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Jewish Journal

Nessah Young Professionals party like Paris Hilton; New VP for Masorti women

by Danielle Berrin

September 18, 2008 | 10:52 pm

Nessah Israel Young Professional members <br />
at Area nightclub. Photo by Nejati Photography

Nessah Israel Young Professional members
at Area nightclub. Photo by Nejati Photography

Nessah Young Professionals Party Like Paris Hilton

Dubbed the "Glamour Summer Night," the Nessah Young Professionals' Aug. 26 annual gala drew more than 600 local Iranian Jewish young professionals and college students to the Area nightclub in West Hollywood, where they danced the night away to live music while also raising money on behalf of the Friends of the Israel Defense Forces (FIDF).

Funds generated by the event this year were set aside for the creation of a mobile recreation facility -- a place to relax, socialize, exercise and check their e-mail -- for Israeli commandos, who aren't given enough time off from assignments along the Israel-Lebanon border to visit permanent FIDF recreational facilities.

"It is so very meaningful and heartwarming to realize that although we live in Beverly Hills, we are still able to have fun, mingle and raise enough money to build a mobile club for our brothers and sisters who are defending and protecting our homeland in Israel," said Simon Etehad, head of the young professionals group based out of Nessah Synagogue in Beverly Hills. "Some of those Israeli soldiers have just completed high school and are not even old enough to drink."

As in years past, the fundraiser's ultra-hip venue was donated by SBE Entertainment, which is owned by Iranian Jewish hotel and nightclub entrepreneur Sam Nazarian.

Nessah Young Professionals members said the recreational facility in Israel will also be dedicated in memory of Daniel Levian, a local Iranian Jew in his 20s who died last month in an automobile accident. In past years, the young professionals group has raised funds for other FIDF projects, including the LEGACY Program, which provides all-expenses-paid trips to attend summer camp in the United States for bar and bat mitzvah-age children who had a family member killed in action.

-- Karmel Melamed, Contributing Writer

Brandes' 'Quarrel' Opens Off-Broadway

Pico-Robertson playwright/producer David Brandes has turned his 1991 film "The Quarrel" into an off-Broadway play.

Co-authored by Rabbi Joseph Telushkin, "The Quarrel" tells the story of two estranged friends -- a pious rabbi and a secular writer -- who reconnect in an accidental meeting after years of being separated by betrayal and war. What ensues is "a fierce battle of wits and a raw test of friendship, faith and tolerance," according to publicity materials.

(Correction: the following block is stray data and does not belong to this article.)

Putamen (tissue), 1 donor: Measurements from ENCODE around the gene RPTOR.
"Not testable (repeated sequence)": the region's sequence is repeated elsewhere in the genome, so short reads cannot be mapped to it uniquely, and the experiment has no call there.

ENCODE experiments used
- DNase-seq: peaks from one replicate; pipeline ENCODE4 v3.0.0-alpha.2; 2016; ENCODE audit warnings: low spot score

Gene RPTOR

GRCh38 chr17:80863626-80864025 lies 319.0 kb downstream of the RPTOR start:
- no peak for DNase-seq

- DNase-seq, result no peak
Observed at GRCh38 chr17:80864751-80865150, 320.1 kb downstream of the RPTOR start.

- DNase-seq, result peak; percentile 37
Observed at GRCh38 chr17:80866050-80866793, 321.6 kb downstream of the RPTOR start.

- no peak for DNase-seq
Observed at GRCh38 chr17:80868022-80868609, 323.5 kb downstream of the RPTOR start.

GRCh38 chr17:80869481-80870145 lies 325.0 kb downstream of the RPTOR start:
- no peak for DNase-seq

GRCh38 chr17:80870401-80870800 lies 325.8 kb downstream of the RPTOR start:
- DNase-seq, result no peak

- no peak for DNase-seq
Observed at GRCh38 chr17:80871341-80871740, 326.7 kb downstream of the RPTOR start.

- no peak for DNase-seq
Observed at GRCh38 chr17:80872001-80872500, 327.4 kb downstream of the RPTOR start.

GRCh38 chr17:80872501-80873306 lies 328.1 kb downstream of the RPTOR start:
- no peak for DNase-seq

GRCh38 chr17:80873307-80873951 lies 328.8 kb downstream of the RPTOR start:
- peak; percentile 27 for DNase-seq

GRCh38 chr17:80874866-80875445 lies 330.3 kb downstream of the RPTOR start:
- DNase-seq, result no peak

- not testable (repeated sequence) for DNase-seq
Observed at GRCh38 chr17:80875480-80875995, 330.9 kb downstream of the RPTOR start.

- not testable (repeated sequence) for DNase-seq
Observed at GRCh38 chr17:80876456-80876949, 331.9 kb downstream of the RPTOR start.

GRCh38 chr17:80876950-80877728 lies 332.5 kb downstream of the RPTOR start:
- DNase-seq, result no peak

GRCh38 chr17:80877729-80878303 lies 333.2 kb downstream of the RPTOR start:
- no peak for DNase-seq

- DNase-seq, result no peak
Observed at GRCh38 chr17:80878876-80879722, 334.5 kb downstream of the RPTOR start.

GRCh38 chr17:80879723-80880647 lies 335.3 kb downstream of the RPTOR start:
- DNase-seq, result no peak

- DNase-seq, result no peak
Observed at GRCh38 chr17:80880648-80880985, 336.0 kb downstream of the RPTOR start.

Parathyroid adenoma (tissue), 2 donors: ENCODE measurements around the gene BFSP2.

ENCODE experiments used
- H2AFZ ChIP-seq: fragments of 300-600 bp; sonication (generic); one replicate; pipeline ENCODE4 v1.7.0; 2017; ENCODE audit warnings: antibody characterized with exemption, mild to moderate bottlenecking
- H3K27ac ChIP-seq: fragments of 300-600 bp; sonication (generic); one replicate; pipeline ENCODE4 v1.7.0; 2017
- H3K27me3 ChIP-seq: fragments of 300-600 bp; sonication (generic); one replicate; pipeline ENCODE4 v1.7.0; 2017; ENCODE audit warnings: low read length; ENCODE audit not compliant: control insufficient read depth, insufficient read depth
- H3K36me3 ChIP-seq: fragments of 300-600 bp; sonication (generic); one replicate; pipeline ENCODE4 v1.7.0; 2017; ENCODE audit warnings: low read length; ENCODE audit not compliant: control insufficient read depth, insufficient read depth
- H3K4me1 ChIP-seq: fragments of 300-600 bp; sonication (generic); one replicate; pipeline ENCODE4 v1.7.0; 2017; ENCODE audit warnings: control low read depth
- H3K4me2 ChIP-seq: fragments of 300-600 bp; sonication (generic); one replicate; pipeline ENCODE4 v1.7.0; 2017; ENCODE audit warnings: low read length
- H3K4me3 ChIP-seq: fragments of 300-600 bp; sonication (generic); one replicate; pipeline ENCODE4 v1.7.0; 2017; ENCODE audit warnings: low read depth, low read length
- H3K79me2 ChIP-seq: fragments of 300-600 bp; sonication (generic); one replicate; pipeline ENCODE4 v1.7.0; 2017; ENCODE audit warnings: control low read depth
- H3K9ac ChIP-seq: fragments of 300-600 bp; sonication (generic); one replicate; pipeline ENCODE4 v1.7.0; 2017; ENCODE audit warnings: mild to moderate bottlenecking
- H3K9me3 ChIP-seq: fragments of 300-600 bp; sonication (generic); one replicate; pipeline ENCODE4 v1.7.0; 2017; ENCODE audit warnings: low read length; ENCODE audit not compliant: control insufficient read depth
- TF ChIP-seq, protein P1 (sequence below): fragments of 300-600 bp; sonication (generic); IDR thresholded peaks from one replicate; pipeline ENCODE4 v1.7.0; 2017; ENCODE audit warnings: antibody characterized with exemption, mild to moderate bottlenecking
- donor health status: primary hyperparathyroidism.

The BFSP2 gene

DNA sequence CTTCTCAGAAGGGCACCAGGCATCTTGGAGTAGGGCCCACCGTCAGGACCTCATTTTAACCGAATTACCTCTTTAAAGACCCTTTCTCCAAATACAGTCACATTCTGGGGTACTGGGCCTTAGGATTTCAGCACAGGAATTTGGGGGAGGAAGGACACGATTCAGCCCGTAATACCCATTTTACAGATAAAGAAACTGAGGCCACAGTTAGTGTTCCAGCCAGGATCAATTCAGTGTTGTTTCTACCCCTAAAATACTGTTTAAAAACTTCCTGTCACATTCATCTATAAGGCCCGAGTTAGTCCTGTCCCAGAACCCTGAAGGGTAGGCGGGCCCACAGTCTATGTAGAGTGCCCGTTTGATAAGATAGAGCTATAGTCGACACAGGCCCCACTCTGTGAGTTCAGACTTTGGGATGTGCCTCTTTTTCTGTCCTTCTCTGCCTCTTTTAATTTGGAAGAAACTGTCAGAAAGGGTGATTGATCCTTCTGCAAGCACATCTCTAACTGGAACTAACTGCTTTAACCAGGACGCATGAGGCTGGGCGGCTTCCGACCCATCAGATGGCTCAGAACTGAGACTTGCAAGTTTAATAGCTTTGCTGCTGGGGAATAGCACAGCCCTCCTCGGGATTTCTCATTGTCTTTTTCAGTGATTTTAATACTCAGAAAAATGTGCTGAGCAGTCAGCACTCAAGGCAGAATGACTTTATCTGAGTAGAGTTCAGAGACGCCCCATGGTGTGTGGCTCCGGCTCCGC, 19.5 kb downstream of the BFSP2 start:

The play opened last week at the DR2 Theatre in New York, where it will run through Sept. 28.

New Veep for Women's Masorti Movement

ALTTEXTTobie Rosenberg is in line to become vice president of the Women's League for Conservative Judaism. Among her many leadership positions in the Jewish community, Rosenberg has served on the board of directors of the Ziegler School of Rabbinic Studies and Valley Beth Shalom, as well as on the International Board and Torah Fund Cabinet of the Women's League.

Rosenberg will be installed at the 2008 biennial convention on Nov. 9 in Dearborn, Mich.

Founded in 1918, the Women's League is the umbrella organization overseeing 600 affiliated women's groups in Conservative/Masorti synagogues in the country.



ADL Reunion Brings Together Scattered Graduates

The Anti-Defamation League (ADL) reunited 100 graduates from its Glass Leadership Institute, a program established 10 years ago that grooms young professionals for leadership in the ADL. The purpose of the event was to reconnect graduates with the ADL, some of who have gone on to leadership positions within the organization and others who have become lay leaders in other areas of the Jewish community.

Each year, 20 to 25 young professionals in their late 20s to early 40s are nominated to the 10-month institute (formerly known as the Salvin Leadership Institute), which provides education on hate crimes, terrorism, Holocaust education and Israel advocacy. The institute has become a significant talent pool for the ADL, giving rise to new generations of lay leaders.

Current ADL regional board chair Nicole Muchnik is a graduate of the program, along with board officer Seth Gerber and former regional chair Murray Levin.

The ADL is currently accepting nominations for next year's class. For more information, call (310) 446-4243 or visit http://www.adl.org.

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